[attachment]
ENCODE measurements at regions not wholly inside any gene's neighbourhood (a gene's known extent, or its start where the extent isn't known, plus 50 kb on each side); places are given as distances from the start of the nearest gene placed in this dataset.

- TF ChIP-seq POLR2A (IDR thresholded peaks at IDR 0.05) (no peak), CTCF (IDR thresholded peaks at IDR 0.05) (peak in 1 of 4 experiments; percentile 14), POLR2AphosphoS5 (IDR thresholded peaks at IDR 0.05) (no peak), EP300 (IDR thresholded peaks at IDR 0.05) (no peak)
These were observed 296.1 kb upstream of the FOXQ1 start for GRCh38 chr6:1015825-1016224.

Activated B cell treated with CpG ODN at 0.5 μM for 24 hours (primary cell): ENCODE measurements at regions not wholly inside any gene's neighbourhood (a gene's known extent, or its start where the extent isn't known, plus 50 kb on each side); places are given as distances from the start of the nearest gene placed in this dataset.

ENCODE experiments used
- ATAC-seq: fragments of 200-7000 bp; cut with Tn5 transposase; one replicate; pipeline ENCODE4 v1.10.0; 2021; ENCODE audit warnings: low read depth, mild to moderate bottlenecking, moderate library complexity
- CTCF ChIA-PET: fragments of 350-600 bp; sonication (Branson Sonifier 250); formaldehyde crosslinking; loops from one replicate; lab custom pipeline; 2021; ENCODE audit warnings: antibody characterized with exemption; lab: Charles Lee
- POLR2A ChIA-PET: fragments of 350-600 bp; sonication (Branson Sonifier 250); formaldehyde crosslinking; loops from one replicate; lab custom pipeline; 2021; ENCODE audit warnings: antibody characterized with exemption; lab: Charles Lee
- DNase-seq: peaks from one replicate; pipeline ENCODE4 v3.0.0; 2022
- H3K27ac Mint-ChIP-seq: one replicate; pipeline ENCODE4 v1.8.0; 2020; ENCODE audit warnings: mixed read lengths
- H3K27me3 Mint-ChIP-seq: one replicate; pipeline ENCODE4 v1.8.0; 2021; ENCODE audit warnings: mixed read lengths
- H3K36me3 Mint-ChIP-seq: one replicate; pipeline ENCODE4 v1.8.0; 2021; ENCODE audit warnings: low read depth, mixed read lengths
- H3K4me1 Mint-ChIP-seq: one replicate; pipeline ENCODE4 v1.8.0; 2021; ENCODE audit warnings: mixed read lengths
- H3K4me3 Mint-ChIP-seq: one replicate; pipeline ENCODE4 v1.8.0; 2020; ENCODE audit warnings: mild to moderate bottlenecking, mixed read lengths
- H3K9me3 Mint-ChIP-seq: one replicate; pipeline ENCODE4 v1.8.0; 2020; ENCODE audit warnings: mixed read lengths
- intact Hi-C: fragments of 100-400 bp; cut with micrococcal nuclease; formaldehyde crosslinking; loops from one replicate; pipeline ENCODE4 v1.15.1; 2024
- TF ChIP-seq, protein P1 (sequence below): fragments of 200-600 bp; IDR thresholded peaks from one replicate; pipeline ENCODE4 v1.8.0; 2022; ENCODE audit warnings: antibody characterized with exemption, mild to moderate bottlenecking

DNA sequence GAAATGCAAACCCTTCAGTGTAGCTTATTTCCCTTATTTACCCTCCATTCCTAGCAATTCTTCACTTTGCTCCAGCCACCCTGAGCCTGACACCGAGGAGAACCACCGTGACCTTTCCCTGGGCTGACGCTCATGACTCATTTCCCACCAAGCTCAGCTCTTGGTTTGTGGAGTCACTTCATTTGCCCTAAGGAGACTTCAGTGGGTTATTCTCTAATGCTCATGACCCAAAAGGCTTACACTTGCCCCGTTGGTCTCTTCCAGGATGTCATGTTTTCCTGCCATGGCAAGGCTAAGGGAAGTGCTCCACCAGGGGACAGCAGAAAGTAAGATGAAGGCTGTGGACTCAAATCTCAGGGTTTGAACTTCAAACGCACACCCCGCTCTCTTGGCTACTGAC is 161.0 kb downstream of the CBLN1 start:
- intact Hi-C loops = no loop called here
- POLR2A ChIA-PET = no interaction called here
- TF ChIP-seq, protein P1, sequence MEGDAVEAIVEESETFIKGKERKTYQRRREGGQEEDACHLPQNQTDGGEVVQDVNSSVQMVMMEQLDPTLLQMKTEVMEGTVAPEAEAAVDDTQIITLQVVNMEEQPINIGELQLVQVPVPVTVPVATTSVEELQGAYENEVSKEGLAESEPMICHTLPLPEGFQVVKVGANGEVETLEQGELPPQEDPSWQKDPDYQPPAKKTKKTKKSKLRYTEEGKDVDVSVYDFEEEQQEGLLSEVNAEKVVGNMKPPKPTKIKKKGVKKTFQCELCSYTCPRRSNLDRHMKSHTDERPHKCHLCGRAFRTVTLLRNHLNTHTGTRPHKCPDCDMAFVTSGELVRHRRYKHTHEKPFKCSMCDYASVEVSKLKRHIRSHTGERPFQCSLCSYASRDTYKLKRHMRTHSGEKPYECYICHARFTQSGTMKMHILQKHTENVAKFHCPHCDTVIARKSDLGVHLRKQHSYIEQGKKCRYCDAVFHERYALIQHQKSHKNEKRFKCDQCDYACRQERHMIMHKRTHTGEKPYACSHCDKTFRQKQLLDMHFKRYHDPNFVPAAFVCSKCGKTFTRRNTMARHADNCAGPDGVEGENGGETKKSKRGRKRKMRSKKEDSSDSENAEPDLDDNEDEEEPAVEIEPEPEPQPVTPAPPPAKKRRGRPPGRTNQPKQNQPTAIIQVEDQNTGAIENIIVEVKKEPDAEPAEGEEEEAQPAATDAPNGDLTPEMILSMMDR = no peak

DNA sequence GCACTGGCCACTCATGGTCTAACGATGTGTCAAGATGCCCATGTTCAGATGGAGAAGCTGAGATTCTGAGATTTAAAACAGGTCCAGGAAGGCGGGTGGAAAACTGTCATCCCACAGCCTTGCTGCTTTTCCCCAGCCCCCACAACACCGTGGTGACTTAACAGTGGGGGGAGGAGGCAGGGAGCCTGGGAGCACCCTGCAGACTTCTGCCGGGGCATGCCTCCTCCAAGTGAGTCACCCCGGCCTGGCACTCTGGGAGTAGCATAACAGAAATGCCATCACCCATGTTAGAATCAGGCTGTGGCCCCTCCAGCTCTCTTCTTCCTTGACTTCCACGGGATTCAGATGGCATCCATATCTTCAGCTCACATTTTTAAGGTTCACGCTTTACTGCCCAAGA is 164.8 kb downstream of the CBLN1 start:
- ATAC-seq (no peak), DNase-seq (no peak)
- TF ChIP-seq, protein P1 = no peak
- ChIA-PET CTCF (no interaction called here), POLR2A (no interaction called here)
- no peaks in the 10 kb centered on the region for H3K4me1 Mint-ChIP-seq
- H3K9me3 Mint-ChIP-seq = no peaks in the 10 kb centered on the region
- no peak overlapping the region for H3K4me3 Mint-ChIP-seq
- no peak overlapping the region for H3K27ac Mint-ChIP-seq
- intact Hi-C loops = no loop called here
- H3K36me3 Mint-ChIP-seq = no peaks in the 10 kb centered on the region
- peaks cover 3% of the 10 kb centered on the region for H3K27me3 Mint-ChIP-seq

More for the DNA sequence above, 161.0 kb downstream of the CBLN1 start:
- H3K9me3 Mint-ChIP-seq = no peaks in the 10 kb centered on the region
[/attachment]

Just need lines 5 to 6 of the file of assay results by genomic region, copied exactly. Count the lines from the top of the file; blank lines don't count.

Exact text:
ENCODE experiments used
- ATAC-seq: fragments of 200-7000 bp; cut with Tn5 transposase; one replicate; pipeline ENCODE4 v1.10.0; 2021; ENCODE audit warnings: low read depth, mild to moderate bottlenecking, moderate library complexity